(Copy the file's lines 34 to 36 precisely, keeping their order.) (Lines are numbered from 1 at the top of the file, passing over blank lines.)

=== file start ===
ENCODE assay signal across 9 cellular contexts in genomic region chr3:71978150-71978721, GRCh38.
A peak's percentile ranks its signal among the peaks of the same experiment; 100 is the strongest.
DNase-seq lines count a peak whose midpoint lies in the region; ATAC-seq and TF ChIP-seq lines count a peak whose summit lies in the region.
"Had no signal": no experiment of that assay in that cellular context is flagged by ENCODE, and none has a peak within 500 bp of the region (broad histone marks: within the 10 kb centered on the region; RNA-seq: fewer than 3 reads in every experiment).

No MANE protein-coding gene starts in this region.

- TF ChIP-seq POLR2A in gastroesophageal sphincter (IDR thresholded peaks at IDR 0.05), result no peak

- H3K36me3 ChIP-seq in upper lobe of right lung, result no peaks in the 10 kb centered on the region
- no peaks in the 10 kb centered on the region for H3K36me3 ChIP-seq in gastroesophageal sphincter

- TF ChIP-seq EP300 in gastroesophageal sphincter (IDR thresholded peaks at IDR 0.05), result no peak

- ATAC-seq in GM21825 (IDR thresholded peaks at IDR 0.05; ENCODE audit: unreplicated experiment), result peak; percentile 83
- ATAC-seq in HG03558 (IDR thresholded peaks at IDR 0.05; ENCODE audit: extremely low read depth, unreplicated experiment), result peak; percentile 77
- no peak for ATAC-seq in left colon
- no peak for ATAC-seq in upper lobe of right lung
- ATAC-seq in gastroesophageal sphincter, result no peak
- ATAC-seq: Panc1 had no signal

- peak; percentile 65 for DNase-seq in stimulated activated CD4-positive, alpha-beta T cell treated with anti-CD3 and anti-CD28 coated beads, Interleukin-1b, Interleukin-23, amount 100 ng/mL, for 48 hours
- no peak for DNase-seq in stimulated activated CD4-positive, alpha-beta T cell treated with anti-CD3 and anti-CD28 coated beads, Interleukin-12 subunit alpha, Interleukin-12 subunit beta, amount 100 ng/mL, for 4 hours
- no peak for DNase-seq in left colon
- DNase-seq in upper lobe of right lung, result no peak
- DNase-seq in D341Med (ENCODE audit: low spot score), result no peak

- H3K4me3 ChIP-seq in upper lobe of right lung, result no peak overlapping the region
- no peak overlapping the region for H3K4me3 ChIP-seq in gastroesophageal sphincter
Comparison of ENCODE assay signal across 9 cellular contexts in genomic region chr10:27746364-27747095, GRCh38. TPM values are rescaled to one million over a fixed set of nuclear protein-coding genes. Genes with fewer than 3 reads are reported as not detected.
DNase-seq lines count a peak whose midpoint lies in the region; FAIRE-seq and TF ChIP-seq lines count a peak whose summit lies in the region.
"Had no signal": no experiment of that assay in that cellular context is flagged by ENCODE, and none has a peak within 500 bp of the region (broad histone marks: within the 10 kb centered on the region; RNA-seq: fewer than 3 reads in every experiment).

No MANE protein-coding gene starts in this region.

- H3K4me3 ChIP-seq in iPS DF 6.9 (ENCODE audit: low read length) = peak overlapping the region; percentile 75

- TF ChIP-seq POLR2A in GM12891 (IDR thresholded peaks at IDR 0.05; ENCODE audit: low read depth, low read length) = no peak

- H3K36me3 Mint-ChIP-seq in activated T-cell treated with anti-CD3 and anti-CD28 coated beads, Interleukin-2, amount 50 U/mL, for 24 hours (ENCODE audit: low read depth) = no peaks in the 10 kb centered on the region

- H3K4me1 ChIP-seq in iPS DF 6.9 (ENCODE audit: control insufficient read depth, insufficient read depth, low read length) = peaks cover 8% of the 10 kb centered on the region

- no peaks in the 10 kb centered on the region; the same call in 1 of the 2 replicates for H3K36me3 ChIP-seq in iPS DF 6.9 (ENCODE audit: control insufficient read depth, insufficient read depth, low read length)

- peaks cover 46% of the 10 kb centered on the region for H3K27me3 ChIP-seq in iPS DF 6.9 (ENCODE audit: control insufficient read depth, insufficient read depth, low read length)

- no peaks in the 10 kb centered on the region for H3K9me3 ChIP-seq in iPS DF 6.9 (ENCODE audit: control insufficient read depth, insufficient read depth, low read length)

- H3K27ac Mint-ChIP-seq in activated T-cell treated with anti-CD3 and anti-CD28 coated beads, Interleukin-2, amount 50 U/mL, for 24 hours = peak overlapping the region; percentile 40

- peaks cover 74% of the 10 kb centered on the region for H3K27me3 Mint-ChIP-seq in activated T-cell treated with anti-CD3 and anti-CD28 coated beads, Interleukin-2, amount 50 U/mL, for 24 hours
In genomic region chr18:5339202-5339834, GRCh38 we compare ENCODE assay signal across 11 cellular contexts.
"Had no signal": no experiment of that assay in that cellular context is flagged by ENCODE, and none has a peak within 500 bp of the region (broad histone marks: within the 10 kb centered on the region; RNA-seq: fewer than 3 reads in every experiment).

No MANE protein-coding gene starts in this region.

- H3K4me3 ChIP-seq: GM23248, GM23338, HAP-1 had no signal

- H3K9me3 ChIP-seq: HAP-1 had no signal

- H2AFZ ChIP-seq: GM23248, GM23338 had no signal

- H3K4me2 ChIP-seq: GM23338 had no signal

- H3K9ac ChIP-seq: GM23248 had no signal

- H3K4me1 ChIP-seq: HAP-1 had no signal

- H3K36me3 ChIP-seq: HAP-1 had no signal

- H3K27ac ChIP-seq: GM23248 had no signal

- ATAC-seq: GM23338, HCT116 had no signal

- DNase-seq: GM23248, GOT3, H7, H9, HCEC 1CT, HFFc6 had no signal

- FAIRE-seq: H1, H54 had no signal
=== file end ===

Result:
- H3K27ac Mint-ChIP-seq in activated T-cell treated with anti-CD3 and anti-CD28 coated beads, Interleukin-2, amount 50 U/mL, for 24 hours = peak overlapping the region; percentile 40

- peaks cover 74% of the 10 kb centered on the region for H3K27me3 Mint-ChIP-seq in activated T-cell treated with anti-CD3 and anti-CD28 coated beads, Interleukin-2, amount 50 U/mL, for 24 hours
In genomic region chr18:5339202-5339834, GRCh38 we compare ENCODE assay signal across 11 cellular contexts.